How is the UK’s green economy reacting to Rishi Sunak becoming the next Prime Minister?
Some say he has a chance to nip Liz Truss’s plans to backtrack on climate and nature in the bud. Others say a General Election is still needed. What do the UK’s green economy figures make of Rishi Sunak for Prime Minister?
Sunak was announced as Conservative Party leader on Monday afternoon (24 October), meaning that he will shortly be sworn in as Prime Minister. He ultimately trumped Boris Johnson and Penny Mordaunt to replace Liz Truss.
As edie has set out, Sunak has a mixed record on green policy. He has advocated for the UK to meet its long-term goals on nature and the climate and has overseen a huge net-zero push at the Treasury, but has also made controversial moves like giving oil and gas majors super-deductions and making short-haul flights cheaper.
With this in mind, the news of his appointment has sparked mixed reactions across the UK’s green economy. In Westminster and Scotland, the Green Party itself is continuing to push for a general election. Other organisations say Sunak has a chance yet to prove himself.
Here, edie rounds up all the key reactions to the news from the UK’s best-known green economy organisations and figures.
Aldersgate Group executive director Nick Molho said: “The new Prime Minister takes office at a time when the UK economy is struggling to attract investment and dealing with significant challenges around the cost of living, energy security and regional inequalities. Accelerating the UK’s transition towards net zero emissions and restoring nature are central solutions to tackling these challenges. Greater investment in energy efficiency, renewable energy, clean transport and the decarbonisation of heavy industry can cut energy costs for households and businesses, reduce the UK’s dependence on volatile fossil fuel prices, deliver significant job creation across all parts of the country and support key export opportunities for the UK economy.
“Businesses are clear that the net zero transition presents one of the largest investment opportunities of this decade, and they see well-designed environmental regulation as a crucial driver in creating jobs and increasing the UK’s long-term resilience. We call on the new Prime Minister to throw his full weight behind the net-zero transition and rapidly enact the policies that will help accelerate the low carbon investment that the UK economy urgently needs.”
Green Alliance’s executive director Shaun Spiers said: “The new Conservative Prime Minister must put delivering on the commitments in the 2019 Manifesto, on net-zero and nature, at the heart of his plan for government. From expanding clean energy to improving the energy efficiency of homes, schools and hospitals, climate action has become synonymous with dealing with the cost-of-living crisis and bolstering energy security.
“While the UK is set to pass the COP Presidency to Egypt next month, upholding its responsibility as a global leader in fighting climate change and restoring the natural environment has never been more vital.”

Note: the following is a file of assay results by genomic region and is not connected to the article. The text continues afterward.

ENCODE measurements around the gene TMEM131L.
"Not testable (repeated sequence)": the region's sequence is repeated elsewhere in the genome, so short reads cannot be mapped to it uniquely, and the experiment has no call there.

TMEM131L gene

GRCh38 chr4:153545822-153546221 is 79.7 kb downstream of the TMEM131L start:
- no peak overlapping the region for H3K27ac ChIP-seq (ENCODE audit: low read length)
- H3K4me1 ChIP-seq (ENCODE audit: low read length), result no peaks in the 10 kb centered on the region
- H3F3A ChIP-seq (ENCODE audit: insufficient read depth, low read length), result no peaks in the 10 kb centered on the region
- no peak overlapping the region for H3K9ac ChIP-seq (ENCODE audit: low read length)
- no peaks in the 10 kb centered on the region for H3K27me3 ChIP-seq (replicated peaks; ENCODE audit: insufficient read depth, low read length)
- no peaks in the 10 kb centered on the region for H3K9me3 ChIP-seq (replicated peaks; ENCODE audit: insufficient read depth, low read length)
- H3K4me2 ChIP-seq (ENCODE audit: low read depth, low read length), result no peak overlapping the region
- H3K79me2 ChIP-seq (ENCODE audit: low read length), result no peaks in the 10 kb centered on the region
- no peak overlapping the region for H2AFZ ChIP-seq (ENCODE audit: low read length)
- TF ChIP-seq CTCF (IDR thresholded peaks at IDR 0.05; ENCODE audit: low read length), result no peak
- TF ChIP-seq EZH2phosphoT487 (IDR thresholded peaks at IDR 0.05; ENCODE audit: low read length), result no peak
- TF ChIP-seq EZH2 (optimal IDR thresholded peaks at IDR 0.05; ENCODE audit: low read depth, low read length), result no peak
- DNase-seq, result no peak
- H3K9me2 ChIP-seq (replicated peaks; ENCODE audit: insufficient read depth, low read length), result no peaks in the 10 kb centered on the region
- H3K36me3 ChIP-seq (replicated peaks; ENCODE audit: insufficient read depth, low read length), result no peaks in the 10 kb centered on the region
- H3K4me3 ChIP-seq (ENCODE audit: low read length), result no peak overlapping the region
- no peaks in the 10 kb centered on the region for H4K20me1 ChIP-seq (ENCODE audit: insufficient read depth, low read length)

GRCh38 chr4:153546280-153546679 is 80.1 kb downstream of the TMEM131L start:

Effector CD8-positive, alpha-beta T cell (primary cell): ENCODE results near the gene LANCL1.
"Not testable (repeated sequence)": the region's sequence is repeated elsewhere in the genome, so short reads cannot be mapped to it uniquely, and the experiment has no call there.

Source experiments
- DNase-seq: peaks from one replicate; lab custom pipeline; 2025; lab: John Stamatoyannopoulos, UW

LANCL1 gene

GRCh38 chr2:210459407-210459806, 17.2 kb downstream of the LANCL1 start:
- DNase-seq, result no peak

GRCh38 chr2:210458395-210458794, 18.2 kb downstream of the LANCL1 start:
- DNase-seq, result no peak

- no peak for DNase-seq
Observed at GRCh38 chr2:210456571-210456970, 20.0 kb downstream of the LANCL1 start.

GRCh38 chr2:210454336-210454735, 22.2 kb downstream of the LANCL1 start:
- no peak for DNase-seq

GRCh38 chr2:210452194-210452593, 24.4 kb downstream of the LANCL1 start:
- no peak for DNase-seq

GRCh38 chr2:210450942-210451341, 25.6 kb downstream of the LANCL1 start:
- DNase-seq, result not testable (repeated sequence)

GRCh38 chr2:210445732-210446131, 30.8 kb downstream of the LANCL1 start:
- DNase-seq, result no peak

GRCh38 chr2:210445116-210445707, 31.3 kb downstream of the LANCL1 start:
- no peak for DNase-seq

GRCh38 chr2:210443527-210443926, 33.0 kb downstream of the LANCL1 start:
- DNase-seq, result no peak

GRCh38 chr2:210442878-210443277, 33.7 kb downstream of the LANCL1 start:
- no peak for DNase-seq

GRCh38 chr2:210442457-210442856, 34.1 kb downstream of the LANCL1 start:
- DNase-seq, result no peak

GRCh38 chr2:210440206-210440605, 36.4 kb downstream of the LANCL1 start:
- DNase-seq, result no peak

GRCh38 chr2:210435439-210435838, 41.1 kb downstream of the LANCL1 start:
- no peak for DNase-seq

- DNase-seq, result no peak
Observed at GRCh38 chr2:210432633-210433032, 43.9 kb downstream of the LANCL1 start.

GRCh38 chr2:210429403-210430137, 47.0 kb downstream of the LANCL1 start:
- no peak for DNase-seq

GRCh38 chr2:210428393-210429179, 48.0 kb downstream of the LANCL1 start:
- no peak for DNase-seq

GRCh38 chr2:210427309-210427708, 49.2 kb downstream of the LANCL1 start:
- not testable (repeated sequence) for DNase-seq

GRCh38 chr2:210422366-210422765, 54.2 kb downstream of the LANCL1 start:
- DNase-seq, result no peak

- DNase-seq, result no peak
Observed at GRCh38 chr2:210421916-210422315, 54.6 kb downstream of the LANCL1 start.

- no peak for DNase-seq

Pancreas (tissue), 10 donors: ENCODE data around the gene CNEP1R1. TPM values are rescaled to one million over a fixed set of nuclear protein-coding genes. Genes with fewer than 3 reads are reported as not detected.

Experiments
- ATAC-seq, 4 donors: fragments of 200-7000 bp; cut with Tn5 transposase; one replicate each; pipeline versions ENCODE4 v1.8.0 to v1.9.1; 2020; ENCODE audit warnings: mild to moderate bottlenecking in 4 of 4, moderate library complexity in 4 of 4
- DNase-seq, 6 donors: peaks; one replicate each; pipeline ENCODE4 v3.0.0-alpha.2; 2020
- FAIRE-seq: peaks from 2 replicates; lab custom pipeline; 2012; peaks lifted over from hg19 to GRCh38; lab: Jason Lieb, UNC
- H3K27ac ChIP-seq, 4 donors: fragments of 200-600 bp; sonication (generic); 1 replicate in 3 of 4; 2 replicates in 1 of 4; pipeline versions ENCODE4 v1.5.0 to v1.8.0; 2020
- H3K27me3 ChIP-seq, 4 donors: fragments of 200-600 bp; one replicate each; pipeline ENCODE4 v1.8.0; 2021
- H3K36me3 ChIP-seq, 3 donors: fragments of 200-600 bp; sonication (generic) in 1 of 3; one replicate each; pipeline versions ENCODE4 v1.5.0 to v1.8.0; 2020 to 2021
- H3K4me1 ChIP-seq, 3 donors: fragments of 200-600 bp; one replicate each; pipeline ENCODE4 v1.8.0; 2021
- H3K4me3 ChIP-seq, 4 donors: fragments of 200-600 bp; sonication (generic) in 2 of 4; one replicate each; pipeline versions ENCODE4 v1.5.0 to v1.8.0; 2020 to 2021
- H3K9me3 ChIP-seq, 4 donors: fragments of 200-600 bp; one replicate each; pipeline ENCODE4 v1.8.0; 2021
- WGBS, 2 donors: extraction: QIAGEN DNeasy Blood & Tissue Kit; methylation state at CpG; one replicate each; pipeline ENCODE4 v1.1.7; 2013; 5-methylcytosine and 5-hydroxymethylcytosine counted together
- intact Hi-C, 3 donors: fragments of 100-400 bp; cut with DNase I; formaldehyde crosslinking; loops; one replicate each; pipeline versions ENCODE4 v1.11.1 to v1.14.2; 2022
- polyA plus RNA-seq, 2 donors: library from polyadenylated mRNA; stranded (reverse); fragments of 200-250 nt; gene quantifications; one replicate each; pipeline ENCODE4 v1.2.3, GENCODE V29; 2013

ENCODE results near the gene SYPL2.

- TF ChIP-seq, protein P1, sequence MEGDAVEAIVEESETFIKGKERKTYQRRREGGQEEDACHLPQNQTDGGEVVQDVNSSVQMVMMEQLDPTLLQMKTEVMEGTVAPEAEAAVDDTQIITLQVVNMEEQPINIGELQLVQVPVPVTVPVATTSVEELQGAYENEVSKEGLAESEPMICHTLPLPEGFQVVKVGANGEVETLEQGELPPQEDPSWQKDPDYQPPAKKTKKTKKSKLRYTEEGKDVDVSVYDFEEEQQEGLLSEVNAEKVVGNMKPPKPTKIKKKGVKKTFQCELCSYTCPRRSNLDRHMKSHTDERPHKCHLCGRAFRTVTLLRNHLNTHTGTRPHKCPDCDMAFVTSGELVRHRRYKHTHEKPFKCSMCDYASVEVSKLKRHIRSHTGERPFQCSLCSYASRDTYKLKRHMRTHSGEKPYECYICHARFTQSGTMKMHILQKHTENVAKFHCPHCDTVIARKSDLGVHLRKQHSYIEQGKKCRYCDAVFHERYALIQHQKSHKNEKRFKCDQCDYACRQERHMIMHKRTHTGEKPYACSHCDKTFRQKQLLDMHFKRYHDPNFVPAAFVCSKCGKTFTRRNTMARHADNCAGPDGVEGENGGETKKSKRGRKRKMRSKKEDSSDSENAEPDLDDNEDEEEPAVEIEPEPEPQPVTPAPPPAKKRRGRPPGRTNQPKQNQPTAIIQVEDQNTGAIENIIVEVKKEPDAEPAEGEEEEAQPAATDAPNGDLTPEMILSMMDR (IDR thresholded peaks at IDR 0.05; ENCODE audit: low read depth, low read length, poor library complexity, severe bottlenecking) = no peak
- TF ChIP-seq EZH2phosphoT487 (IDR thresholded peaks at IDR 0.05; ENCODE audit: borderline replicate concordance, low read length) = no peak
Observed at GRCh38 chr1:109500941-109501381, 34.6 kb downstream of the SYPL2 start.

The Association for Renewable Energy and Clean Technology’s (REA) chief executive Dr Nina Skorupska said: “We congratulate Rishi Sunak and look forward to working with him to make sure that net-zero s at the heart of the Government’s economic growth plans and tackling the energy crisis.
“As we have repeatedly warned over the last few months of political uncertainty, holding back investment for renewable energy projects will simply store up problems for the future, and save relatively little in the short-term. This includes recognising how renewables, like solar, can benefit and work in conjunction with other land uses including agriculture.
“To deliver an energy future that is independent, secure and stable, we undoubtedly need to accelerate renewable energy deployment. That is how we solve this crisis.”
RenewableUK’s chief executive Dan McGrail said: “Cutting people’s energy bills and boosting energy security will be high on the new Prime Minister’s agenda, so we’re keen to work with Mr Sunak to achieve this as fast as possible.
“This means pulling out all the stops to quadruple our offshore wind capacity by 2030, as it’s the UK’s cheapest source of new power.
“We’re also urging the new Prime Minister to maintain the Conservatives’ commitment to lifting the block on onshore wind in England, as it has the support of more than 70% of the public and more than 80% of Conservative voters.
“We need a wide range of power sources to get us to net zero as fast as possible, including floating wind, tidal energy and green hydrogen – and the UK is a world leader in all of these technologies. But to seize these opportunities we’re urging Mr Sunak to reassess of some of the Conservatives’ recent measures which risk undermining confidence among investors, such as the energy price cap which could skew investment towards fossil fuels. We also need to see a reform of our system of clean power auctions to increase the volume of new capacity we secure each year. And we need a new remit for Ofgem so that it can start investing in vital new grid infrastructure ahead of time so that we can reach net-zero as fast as possible”.